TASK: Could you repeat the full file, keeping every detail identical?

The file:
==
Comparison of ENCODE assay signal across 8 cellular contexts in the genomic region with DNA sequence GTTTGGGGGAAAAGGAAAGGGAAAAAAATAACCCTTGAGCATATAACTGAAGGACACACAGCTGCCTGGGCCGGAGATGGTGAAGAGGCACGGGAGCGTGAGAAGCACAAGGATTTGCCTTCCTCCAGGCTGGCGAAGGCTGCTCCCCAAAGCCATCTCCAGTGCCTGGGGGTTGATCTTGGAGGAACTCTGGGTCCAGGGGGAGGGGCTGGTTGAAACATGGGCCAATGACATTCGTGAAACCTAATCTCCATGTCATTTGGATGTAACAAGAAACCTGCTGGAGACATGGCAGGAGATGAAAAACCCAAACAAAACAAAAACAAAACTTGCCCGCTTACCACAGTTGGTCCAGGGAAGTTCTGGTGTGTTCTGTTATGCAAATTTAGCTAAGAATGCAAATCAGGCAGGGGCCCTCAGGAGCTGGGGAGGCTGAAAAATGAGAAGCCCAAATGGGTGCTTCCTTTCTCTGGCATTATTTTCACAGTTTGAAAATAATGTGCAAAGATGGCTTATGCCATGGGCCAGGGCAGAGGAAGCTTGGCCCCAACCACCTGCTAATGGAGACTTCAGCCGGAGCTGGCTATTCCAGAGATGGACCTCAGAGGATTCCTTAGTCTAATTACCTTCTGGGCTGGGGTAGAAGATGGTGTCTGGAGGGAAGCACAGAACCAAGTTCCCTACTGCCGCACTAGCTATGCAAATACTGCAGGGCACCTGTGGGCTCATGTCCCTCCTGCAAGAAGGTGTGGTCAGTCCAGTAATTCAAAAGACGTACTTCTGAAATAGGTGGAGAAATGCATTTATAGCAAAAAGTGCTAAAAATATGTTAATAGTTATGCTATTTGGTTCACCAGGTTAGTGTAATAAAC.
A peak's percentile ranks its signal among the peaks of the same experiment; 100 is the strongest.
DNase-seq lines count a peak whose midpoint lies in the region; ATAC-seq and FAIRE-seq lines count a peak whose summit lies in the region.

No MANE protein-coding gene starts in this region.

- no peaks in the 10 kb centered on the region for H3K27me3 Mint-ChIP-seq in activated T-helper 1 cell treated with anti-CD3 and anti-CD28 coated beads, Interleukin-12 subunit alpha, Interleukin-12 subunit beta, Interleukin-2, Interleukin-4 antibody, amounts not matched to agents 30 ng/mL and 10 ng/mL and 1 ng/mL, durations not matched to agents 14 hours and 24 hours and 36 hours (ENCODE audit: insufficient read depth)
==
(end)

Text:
Comparison of ENCODE assay signal across 8 cellular contexts in the genomic region with DNA sequence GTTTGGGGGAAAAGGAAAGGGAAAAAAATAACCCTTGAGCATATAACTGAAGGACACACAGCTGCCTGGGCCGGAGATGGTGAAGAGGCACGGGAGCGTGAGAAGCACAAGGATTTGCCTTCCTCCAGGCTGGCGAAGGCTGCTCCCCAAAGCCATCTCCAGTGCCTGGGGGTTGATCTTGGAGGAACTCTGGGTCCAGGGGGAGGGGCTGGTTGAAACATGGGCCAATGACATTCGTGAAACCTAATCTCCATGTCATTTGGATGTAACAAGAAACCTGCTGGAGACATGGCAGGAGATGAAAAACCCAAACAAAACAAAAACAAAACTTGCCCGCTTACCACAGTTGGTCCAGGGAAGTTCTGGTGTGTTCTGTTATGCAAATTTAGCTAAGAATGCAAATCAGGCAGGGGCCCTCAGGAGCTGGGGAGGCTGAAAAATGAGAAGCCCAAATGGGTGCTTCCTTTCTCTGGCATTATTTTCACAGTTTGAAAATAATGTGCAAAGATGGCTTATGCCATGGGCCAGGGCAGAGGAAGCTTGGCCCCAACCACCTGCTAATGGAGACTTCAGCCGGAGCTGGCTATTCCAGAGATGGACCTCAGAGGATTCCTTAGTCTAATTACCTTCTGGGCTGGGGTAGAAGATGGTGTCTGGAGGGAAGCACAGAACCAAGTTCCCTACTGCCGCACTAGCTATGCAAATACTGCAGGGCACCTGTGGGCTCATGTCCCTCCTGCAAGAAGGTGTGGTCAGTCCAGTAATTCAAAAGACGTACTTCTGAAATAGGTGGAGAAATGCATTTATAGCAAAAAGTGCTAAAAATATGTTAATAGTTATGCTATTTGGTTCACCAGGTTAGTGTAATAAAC.
A peak's percentile ranks its signal among the peaks of the same experiment; 100 is the strongest.
DNase-seq lines count a peak whose midpoint lies in the region; ATAC-seq and FAIRE-seq lines count a peak whose summit lies in the region.

No MANE protein-coding gene starts in this region.

- no peaks in the 10 kb centered on the region for H3K27me3 Mint-ChIP-seq in activated T-helper 1 cell treated with anti-CD3 and anti-CD28 coated beads, Interleukin-12 subunit alpha, Interleukin-12 subunit beta, Interleukin-2, Interleukin-4 antibody, amounts not matched to agents 30 ng/mL and 10 ng/mL and 1 ng/mL, durations not matched to agents 14 hours and 24 hours and 36 hours (ENCODE audit: insufficient read depth)